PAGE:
I wondered, as I looked at the data, exactly how it is collected. That is, as we watch from year to year, aren't we watching roughly the same kids, as they go through? 2015's 5th graders are 2016's sixth graders, right? What effect does that have on the scores? And if we know anything from the scores, its that the Districts' desegregation efforts to reduce the achievement gap are not working, no matter how much window dressing top Administration puts on it.The district has been failing its black and brown kids in epic proportions, all the while paying vast sums of money to lawyers to say "it aint so". Needless to say, that money would be far better spent in the classroom.

And then from a different direction there are possible other explanations for our district wide poor achievement. Almost the only good answer by the candidate for superintendent last night referred to the effect of Board behavior on district performance. He stated that he had read a study recently that correlated divisive, untrusting board behavior (as measured by watching videos of the Boards in action) with low scoring districts. In other words, looking across multiple districts, and observing Board behavior on video, the more the members of the Boards trusted each other, or at least acted as if they did, the higher performing the Distric, as measured by grading (A-F). It seems that TUSD voters succeed in switching Board majorities, but the divisive, cruel and manipulative way the members treat each other never seems to change much. This might be an additional place to look for WHY our District cannot seem to get out of its achievement crisis. Perhaps the adults in the room need to model better behavior as they (supposedly) focus on the children in the schools.

5 likes, 0 dislikes
Posted by Betts Putnam-Hidalgo on 08/15/2017 at 7:49 AM

Re: “A Look At TUSD's AzMERIT Scores

"They only test what's testable in a fill-in-the-bubble format" - very true, but, on average, I'd bet the students who can reason well and write well also do well on the tests. You have to measure somehow or you can never know what is improving and the state is too lazy to actually have more meaningful tests.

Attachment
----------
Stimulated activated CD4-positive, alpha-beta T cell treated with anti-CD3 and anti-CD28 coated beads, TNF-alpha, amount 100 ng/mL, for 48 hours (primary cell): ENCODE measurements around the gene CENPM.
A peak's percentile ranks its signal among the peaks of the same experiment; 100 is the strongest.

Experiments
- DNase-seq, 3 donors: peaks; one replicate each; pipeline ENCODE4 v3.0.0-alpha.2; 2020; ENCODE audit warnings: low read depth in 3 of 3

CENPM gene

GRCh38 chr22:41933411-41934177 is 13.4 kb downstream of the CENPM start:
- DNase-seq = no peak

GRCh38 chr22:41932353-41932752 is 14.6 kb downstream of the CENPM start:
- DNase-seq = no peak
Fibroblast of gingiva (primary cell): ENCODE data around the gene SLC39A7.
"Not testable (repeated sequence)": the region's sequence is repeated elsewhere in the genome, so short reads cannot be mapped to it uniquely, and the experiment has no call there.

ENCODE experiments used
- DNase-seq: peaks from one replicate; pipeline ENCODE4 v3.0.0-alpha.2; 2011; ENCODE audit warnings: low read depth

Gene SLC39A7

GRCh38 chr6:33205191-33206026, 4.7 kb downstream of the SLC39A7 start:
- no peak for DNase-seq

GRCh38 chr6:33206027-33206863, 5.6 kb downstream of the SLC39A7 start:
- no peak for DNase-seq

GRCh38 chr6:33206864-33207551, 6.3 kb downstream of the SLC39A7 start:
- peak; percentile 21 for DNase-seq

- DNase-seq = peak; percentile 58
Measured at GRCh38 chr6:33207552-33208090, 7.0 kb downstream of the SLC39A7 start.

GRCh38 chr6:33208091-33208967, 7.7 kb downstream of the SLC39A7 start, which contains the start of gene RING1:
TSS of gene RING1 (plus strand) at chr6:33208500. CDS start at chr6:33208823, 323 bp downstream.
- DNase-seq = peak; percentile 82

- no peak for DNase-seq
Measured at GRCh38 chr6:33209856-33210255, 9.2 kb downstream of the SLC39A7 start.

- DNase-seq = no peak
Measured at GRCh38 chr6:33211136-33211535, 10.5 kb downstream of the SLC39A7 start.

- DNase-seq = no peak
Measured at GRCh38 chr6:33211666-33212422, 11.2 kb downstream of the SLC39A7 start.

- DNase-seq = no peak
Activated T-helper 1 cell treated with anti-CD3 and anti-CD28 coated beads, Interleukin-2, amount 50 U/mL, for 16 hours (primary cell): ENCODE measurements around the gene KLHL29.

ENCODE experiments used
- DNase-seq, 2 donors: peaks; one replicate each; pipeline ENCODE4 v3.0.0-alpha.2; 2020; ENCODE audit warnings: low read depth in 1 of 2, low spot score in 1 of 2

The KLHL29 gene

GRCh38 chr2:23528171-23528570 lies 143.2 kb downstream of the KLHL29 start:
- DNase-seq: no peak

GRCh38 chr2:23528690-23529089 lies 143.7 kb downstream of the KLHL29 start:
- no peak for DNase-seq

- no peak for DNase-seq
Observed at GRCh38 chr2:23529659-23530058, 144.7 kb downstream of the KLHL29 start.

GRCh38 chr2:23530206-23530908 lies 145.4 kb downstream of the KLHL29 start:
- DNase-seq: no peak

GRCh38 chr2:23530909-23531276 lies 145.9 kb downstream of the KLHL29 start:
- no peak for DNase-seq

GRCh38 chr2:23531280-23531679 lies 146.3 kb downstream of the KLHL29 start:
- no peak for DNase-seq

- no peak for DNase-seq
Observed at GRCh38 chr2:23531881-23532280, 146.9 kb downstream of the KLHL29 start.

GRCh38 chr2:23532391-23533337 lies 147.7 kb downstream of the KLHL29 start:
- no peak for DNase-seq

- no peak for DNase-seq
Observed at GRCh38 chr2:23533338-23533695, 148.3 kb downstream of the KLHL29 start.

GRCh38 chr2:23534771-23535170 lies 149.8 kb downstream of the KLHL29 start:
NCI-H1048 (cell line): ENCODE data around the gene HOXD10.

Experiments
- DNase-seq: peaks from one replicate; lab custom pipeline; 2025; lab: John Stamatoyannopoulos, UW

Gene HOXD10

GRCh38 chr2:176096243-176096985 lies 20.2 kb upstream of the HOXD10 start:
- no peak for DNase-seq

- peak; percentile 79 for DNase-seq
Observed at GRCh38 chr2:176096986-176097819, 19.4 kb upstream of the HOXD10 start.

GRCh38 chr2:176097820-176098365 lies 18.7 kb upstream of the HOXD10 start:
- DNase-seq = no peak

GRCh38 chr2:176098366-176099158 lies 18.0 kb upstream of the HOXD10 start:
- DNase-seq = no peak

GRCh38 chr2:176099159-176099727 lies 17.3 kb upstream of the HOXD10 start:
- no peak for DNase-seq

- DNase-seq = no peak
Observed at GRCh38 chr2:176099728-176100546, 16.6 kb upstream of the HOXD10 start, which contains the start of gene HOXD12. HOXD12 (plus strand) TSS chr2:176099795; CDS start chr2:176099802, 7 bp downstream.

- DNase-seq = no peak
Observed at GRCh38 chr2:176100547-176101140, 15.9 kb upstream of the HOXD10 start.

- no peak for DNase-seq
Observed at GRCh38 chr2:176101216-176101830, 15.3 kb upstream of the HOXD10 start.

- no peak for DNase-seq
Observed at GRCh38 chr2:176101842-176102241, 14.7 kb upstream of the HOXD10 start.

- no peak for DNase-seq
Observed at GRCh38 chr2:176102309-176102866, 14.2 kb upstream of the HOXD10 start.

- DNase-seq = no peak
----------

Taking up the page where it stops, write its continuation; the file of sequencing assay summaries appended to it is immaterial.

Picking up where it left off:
You can blame high rates of immigration of poor and unskilled people from countries with little tradition of education for most of TUSD's issues.

3 likes, 8 dislikes
Posted by bslap on 08/15/2017 at 6:01 AM

Re: “Results-Based Funding. The Inequity Will Increase After This School Year

This will be a fairly pure experiment as to whether money can affect outcomes in education. We have 5 years of relative growth data comparing all the schools.

Will these schools lurch up relative to all the other schools or will they lurch down from unintended and unforseen consequences of this funding technique?

Can the AZMerit test with its relatively low level of security handle the stress?

This policy is large, significant and sudden - a clean experiment that has been tried over and over again in the past.

1 like, 5 dislikes
Posted by jhuppent@hotmail.com on 08/13/2017 at 9:17 PM

Re: “RIP Blood Spasm Frontman and Underground Tucson Legend ('We Got Cactus'), Bob McKinley

A kind and loving friend, Bob was a rare man with whom you could disagree wholeheartedly about politics in the state of society yet still be his best friend. He will live on through his music and his friends

30 likes, 0 dislikes
Posted by Dragna Aoine on 08/11/2017 at 8:40 PM

Re: “The Economic and Educational Inequity of Results-Based Funding